Mispriced companies are rare diamonds in the stock market's rough. If you want to find them, you'll have to search through a whole pile of rocky rejects first.

That's why every member of our Motley Fool Global Gains research team has to present one new stock idea to the rest of us each month. While the ideas we like best end up becoming official Global Gains recommendations, we've passed on a number of promising companies, waiting for either a better valuation or greater certainty regarding an aspect of their business.

Below, I've listed two of the companies we're still mulling over, along with the reasons why they intrigue us. If they sound good to you, consider adding them to your own watch list as well.

Potash Corp. of Saskatchewan (NYSE: POT)
Potential investment thesis: This is the world's largest, lowest-cost producer of a commodity that has secular demand tailwinds and for which marginal supply is costly and challenging to bring online. Further, with its ample and proven reserves, Potash Corp. controls more than 20% of the world's potash capacity -- giving it a modicum of stability and price control in the space. So long as crop prices continue to rise and with them fertilizer consumption and fertilizer prices, Potash Corp. is well-positioned for long-term profits. The company also has significant investments in industry peers Israel Chemicals, Arab Potash Co., and Sociedad Quimica y Minera de Chile (NYSE: SQM).

Potential points of failure: As with any commodity producer, Potash Corp.'s fate is closely tied to Potash prices, which are sensitive to inventory levels on the supply side and weather and crop prices on the demand side. Although fertilizer consumption trends around the world are improving and the company expects continued strong demand, the company has been investing heavily in new capacity which could leave it vulnerable if the market sees weakness in China or a global "double dip" recession.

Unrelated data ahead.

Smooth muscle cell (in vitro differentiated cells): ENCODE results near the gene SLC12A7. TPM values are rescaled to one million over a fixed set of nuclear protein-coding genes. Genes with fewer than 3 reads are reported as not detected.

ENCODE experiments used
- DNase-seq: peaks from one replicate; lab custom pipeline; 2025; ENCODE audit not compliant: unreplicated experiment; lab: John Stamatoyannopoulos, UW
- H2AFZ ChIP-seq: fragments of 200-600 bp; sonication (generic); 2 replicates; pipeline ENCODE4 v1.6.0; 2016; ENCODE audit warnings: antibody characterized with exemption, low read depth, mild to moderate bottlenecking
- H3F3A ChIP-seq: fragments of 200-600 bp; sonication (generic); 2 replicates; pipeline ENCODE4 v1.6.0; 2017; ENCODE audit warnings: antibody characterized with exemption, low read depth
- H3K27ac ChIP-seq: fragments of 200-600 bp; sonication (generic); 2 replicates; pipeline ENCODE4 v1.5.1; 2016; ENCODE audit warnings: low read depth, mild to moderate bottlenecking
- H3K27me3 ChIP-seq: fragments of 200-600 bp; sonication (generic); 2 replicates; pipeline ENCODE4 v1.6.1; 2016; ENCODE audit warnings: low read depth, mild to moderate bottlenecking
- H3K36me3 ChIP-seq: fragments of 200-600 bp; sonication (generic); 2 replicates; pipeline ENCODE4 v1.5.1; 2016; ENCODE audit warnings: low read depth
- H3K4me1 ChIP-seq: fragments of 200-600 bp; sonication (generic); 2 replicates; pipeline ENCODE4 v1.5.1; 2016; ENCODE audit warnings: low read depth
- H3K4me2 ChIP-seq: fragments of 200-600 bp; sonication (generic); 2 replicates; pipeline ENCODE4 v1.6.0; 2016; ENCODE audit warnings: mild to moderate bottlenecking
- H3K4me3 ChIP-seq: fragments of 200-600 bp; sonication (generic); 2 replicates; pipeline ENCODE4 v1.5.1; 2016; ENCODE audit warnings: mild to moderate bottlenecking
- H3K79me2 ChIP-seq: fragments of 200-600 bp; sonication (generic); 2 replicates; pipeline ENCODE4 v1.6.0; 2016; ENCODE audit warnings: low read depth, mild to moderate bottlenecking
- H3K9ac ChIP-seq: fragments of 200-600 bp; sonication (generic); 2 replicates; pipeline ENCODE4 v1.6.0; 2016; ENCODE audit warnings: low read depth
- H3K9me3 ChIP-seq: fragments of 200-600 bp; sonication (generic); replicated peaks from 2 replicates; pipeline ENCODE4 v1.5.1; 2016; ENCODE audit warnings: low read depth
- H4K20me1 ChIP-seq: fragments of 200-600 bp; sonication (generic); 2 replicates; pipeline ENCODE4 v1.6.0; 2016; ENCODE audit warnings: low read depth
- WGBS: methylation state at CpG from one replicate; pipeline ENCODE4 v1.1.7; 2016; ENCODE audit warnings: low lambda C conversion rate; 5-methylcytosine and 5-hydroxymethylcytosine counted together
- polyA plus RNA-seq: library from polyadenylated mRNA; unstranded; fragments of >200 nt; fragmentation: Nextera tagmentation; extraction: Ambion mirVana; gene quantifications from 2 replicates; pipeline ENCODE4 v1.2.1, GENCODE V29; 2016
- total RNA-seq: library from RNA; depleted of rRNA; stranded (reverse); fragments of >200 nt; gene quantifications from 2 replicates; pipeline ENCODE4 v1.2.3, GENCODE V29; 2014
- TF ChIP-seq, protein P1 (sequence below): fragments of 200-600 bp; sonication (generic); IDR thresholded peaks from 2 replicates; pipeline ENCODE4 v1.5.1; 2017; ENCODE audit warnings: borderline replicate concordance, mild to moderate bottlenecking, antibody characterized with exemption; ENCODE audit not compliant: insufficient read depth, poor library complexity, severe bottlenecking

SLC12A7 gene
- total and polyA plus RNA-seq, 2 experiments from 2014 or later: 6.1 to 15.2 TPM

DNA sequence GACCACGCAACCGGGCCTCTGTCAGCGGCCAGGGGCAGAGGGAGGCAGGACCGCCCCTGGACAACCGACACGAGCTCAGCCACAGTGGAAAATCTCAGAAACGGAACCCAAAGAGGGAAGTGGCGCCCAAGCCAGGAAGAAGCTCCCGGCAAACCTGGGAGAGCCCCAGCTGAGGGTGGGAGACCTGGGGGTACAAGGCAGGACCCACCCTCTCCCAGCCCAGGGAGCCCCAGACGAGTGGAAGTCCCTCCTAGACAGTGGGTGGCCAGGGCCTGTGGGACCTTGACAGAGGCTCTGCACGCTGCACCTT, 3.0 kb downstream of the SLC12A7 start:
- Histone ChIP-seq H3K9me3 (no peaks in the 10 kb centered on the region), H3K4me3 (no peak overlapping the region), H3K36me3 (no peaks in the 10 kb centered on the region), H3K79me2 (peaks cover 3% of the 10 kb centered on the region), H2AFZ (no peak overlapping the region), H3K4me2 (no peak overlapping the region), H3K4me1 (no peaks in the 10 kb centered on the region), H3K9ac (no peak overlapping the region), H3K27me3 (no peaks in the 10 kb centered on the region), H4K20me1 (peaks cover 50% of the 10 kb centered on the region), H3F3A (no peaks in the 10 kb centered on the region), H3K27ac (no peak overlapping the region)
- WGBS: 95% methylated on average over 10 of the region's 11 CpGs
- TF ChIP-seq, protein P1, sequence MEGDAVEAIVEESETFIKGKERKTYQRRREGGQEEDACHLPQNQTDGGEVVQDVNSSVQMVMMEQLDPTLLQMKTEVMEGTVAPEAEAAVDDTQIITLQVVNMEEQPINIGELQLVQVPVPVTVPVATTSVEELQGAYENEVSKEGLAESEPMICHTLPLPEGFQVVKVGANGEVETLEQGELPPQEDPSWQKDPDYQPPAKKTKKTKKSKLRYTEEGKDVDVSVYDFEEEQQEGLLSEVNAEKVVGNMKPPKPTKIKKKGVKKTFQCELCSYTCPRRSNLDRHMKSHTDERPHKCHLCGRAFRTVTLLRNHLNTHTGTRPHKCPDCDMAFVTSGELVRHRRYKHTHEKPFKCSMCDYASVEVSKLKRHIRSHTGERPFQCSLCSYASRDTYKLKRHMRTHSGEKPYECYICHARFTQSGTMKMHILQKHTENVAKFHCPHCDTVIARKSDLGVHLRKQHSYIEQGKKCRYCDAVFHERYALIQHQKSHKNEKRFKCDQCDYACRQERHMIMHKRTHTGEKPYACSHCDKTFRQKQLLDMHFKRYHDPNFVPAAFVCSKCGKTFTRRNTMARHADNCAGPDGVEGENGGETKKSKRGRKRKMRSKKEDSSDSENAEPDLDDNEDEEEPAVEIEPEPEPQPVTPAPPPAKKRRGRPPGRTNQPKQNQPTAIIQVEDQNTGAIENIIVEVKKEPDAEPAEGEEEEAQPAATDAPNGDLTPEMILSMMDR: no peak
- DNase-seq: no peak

What we're waiting for: Although we love Potash Corp.'s niche and business dynamics, the company is quite difficult to value given the high historical variability of its input costs and selling prices. That said, recent earnings exceeded guidance, and the company raised guidance for the year. It should benefit so long as fertilizer volumes continue to normalize, and we are watching for further signs of that while revising our valuation model.

Millicom International Cellular (Nasdaq: MICC)
Potential investment thesis: Millicom is one of the world's fastest-growing and most profitable telecom companies, yet it trades for no more than an average industry multiple. The company's success marketing its services in extremely underpenetrated markets in Africa and Latin America are evidence of a materializing multiyear growth story that will reward investors with both capital gains and -- as the company has already done -- special dividends.

Potential points of failure: Like many telecom companies, Millicom must continue to invest in infrastructure to keep its network humming -- which could be a drag on capital if growth trends in Latin America and Africa don't continue. Further, while these markets are exciting, they also force Millicom to navigate political volatility and sometimes even corruption (as Senegal's alleged efforts to blackmail the company make clear). Competition from the likes of Vodafone (NYSE: VOD), France Telecom (NYSE: FTE), MTN Group, and others is also increasing, which should put pressure on pricing and profitability going forward.

What we're waiting for: Despite its seemingly reasonable seven times EV/EBITDA multiple, Millicom looks expensive at $90 per share given our estimated capital requirements for the business going forward and the pricing pressures we expect as competition and mobile phone penetration rates increase in Africa. We'd likely try to be opportunistic buyers in the $70s.

Tim Hanson is co-advisor of Motley Fool Global Gains. He does not own shares of any company mentioned. France Telecom is a Motley Fool Income Investor selection. Try any of our Foolish newsletter services free for 30 days. The Motley Fool has a disclosure policy.